History of Footpath 75

The numbering of public Rights of Way, which includes footpaths, bridleways and byways is a mystery to most people. Those within Effingham and surrounding areas are shown are the website under the “About Effingham” and can be accessed here

A more detailed map showing footpath 75 is shown below
Footpath 75

Footpath 75 has not always been in its current location, running along the eastern side of the hedge which forms the parish boundary. The original route of the footpath is a direct line from the western side of All Saints Church graveyard, north towards to Dunglass Farm and then continues on towards the Keepers Cottage (now demolished) at Oaken Wood. The footpath is shown marked on the 6″ Ordnance Survey map, which was surveyed in 1869 and published in 1873, click here.

The original route of the footpath was most likely been in existence for hundreds of years, being the route to the church from the farm. The section between Lower Road and the Dunglass Farm is now known as Footpath 119a (the footpath that runs alongside The Vineries). The section of the footpath north to the Keepers Cottage has been lost, and public access is now along the northern part of Water Lane, and in Rights of Way speak, Footpath 76.

Between surveys is 1894 and 1912, the Ordnance Survey maps show a new footpath had been created which ran diagonally from the parish boundary in the south across the field to join All Saints Church footpath at Lower Road. The 1912 map also shows The Vineries.

The 1934 survey (published in 1936) shows the two footpaths have been moved to run along the parish boundary. The Allotment Gardens are shown on the map on the northern side of Lower Road. Effingham Allotments have since moved to the west of the village.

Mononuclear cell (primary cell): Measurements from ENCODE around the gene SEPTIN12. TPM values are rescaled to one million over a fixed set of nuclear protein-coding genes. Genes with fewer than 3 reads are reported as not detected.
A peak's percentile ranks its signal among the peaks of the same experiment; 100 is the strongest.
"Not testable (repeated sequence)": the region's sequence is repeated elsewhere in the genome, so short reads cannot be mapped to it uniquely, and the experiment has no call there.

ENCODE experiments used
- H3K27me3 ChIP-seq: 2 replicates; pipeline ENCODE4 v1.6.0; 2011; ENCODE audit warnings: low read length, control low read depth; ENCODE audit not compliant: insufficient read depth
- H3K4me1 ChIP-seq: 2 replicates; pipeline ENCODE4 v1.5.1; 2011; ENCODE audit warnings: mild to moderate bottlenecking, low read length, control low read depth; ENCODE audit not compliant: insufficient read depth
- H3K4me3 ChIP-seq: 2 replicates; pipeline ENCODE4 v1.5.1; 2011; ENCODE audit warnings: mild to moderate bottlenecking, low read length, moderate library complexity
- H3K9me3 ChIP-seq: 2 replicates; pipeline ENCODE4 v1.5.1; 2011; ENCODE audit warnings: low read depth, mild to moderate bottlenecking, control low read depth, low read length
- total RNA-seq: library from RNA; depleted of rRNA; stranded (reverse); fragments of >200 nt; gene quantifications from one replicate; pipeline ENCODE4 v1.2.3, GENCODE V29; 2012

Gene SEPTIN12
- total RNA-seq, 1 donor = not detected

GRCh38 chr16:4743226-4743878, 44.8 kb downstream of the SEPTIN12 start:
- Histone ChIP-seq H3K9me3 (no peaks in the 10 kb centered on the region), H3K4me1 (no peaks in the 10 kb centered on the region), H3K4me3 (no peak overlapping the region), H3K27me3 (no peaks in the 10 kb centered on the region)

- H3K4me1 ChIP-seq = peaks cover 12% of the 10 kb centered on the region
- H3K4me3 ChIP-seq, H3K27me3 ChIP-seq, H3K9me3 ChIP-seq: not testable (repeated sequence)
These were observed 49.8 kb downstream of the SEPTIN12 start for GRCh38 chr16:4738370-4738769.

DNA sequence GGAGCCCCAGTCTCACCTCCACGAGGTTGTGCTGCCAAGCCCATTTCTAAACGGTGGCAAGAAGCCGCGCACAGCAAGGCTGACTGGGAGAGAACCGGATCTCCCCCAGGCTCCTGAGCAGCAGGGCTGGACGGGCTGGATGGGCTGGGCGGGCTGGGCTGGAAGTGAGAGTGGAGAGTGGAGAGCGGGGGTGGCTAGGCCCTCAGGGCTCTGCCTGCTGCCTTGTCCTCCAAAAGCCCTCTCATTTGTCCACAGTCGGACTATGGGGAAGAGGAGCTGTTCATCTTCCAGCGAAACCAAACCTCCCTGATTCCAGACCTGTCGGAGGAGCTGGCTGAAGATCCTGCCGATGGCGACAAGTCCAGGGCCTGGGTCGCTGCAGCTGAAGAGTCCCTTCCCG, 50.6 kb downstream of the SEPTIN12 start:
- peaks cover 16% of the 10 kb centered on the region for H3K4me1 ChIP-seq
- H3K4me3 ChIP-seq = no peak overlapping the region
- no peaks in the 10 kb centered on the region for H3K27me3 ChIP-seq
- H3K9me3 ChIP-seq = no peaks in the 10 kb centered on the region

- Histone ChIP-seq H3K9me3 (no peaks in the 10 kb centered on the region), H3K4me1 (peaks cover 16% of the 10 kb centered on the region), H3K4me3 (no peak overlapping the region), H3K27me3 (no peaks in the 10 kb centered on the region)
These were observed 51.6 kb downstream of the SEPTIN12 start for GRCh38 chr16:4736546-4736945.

Interestingly Footpath 119 which runs across the KGV playing fields used to run to the corner of Browns Lane with the A246.

2 thoughts on “History of Footpath 75”

  1. Today, I have been in touch with Surrey Police,they have no record of any report from the Howard school of an assault with in the vicinity or of the jurisdiction of the school of foot path 57. I did this as a general enquiry not as a freedom of information act so this not authoritative but the Police seem to have nothing on file.

    We now have three options to to consider:

    One : there is no threat.
    Two: The school are not reporting incidents
    Three: the school are not telling the truth.
    James Nicholls

  2. EFFRA will be responding to the Howard School’s informal consultation on public footpath 75 based on residents’ views. The EFFRA committee is grateful for residents’ feedback and will endeavour to represent them.
    In the meantime here is a little more history of the footpath. Public footpath 75 is actually located on or close to an ancient trackway that led from the Upper Road (now the A246) to the Lower Road. Manor House Lane used to divide into two trackways at the first bend after Manor House Lane starts from the A246. The right or eastward fork largely followed the current route of the road although instead of taking a sharp corner and passing what is now Manor House School’s carpark it turned right and passed in front of Manor House Farm and past the Tithe Barn before resuming its current course. This was because Manor House Farm was almost certainly the medieval manor house of Little Bookham Manor. The left or westward fork largely followed the old boundary between Little Bookham and Effingham on the Little Bookham side finally taking a route close to that of public footpath 75 to the Lower Road. The route of this old trackway can still be followed across a private garden and the grounds of Manor House School by a change in ground level, although some of it has been leveled out. The left or westward fork had disappeared by the time of the first Ordnance Survey Map in the early nineteenth century. It was probably closed in the early eighteenth century when the Pollen family built a new manor house where Manor House School now stands and did not want a public trackway going through their park and garden. What was probably the old manor house then became the farm house for the manor.

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